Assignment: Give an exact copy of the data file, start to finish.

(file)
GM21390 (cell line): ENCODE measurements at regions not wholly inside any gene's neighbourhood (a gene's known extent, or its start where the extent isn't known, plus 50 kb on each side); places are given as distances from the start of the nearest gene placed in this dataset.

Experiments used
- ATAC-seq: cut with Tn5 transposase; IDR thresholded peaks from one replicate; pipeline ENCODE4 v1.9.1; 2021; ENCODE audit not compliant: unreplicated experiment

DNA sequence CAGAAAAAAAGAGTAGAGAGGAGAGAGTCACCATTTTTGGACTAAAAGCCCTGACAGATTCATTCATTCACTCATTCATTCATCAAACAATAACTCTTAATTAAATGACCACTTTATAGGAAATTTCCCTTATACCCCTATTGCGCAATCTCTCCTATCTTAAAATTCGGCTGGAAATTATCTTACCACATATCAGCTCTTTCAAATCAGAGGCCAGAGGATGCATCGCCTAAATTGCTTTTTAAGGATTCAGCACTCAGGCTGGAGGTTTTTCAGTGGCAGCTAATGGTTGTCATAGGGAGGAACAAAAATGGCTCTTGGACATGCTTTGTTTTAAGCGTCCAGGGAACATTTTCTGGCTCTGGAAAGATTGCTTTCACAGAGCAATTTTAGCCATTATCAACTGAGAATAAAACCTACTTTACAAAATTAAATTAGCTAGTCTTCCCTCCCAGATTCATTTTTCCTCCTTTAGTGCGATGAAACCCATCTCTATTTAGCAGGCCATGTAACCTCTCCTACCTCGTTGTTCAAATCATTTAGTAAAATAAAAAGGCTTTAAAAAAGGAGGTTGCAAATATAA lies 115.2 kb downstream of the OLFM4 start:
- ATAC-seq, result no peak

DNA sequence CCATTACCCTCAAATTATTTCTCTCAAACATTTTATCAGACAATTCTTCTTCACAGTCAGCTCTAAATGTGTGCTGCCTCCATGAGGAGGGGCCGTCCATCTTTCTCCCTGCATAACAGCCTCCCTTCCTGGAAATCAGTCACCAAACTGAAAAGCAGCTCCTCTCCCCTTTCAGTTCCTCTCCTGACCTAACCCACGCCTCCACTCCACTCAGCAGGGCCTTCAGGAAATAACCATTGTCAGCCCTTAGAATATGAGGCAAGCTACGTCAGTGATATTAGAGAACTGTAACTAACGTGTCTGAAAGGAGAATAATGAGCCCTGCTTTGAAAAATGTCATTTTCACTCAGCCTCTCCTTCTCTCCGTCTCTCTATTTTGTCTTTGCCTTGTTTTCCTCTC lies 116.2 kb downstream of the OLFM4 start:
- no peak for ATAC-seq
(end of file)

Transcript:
GM21390 (cell line): ENCODE measurements at regions not wholly inside any gene's neighbourhood (a gene's known extent, or its start where the extent isn't known, plus 50 kb on each side); places are given as distances from the start of the nearest gene placed in this dataset.

Experiments used
- ATAC-seq: cut with Tn5 transposase; IDR thresholded peaks from one replicate; pipeline ENCODE4 v1.9.1; 2021; ENCODE audit not compliant: unreplicated experiment

DNA sequence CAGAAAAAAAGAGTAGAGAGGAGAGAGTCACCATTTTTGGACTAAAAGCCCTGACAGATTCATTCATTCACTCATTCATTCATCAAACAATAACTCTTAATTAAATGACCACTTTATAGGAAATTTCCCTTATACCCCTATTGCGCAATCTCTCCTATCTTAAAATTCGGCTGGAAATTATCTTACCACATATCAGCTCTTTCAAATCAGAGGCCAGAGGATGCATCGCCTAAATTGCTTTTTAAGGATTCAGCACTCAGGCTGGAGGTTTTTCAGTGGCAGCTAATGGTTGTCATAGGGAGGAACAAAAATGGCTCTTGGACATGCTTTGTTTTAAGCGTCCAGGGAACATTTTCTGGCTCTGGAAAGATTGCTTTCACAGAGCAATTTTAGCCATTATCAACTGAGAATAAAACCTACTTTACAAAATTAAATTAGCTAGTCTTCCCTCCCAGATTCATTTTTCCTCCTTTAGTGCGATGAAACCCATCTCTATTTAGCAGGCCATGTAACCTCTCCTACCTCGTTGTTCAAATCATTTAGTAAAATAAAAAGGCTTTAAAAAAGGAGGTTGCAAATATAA lies 115.2 kb downstream of the OLFM4 start:
- ATAC-seq, result no peak

DNA sequence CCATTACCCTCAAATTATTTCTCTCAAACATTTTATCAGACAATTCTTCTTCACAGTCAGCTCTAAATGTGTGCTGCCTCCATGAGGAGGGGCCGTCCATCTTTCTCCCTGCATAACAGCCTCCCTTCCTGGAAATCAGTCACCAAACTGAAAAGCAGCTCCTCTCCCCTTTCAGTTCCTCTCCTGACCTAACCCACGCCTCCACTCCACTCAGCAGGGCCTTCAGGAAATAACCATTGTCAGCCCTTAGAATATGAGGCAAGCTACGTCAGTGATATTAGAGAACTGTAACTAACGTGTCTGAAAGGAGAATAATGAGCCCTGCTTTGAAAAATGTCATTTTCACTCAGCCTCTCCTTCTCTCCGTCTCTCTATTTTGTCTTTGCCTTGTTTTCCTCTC lies 116.2 kb downstream of the OLFM4 start:
- no peak for ATAC-seq